In the field. Physiologic responses to arm crank exercise with and without hand grasping

S. P. Hooker, C. L. Wells

Research output: Contribution to journalArticlepeer-review


This study was designed to determine the relative contribution of the static forearm contractile component to physiologic responses elicited during arm crank ergometry (ACE). Nine able-bodied males completed continuous, incremental ACE tests to exhaustion with and without hand grasping. Use of quadriplegic cuffs enabled the subjects to perform ACE without maintaining a voluntary grip on the hand crank. Peak oxygen uptake (V̇O2), minute ventilation (V̇(E), heart rate (HR), blood lactate (La), and power output (PO) were not significantly different (p > .05) between the two modes of ACE. Rating of perceived exertion (RPE) was slightly, but significantly, lower during ACE without hand grasping than with grasping. In addition, at four submaximal PO levels, V̇O2, V̇(E), HR, La, and RPE responses were similar during ACE with and without hand grasping. These data demonstrate that a diminished static hand grasping component does not alter either submaximal or peak physiologic or submaximal perceived exertion responses during ACE. Apparently, static forearm contractions employed to sustain a grip on the hand crank do not contribute significantly to either central command or peripheral afferent input to cardiorespiratory control centers or peak upper-body aerobic metabolic demand.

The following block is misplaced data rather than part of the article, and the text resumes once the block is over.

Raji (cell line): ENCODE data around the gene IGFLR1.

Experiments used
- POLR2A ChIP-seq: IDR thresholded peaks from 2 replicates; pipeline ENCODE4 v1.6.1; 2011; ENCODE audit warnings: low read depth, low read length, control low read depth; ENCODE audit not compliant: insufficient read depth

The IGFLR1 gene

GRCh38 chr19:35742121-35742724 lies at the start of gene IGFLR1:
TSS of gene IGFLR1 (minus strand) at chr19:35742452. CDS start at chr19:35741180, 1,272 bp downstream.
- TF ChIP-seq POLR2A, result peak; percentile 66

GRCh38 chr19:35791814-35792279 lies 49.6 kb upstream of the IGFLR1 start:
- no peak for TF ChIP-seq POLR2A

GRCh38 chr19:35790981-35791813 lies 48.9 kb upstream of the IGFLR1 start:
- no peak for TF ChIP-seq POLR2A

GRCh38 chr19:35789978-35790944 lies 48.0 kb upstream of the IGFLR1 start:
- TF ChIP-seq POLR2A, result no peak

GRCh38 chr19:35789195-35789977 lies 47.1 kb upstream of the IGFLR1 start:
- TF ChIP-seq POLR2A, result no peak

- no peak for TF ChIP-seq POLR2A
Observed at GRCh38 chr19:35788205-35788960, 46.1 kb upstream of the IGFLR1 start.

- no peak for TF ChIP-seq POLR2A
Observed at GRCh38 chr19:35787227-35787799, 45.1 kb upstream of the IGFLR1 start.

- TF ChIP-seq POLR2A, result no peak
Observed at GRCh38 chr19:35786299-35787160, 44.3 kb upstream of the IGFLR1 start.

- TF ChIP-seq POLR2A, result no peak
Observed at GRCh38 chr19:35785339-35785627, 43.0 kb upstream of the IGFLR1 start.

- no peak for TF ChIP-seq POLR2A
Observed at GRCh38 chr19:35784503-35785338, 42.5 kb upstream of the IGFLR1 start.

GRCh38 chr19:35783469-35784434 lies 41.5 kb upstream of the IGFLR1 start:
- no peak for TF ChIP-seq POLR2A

Original languageEnglish (US)
Pages (from-to)3-8
Number of pages6
JournalClinical Kinesiology
Issue number2
StatePublished - Jan 1 1991

ASJC Scopus subject areas

  • Physical Therapy, Sports Therapy and Rehabilitation
  • Rehabilitation


Dive into the research topics of 'In the field. Physiologic responses to arm crank exercise with and without hand grasping'. Together they form a unique fingerprint.

Cite this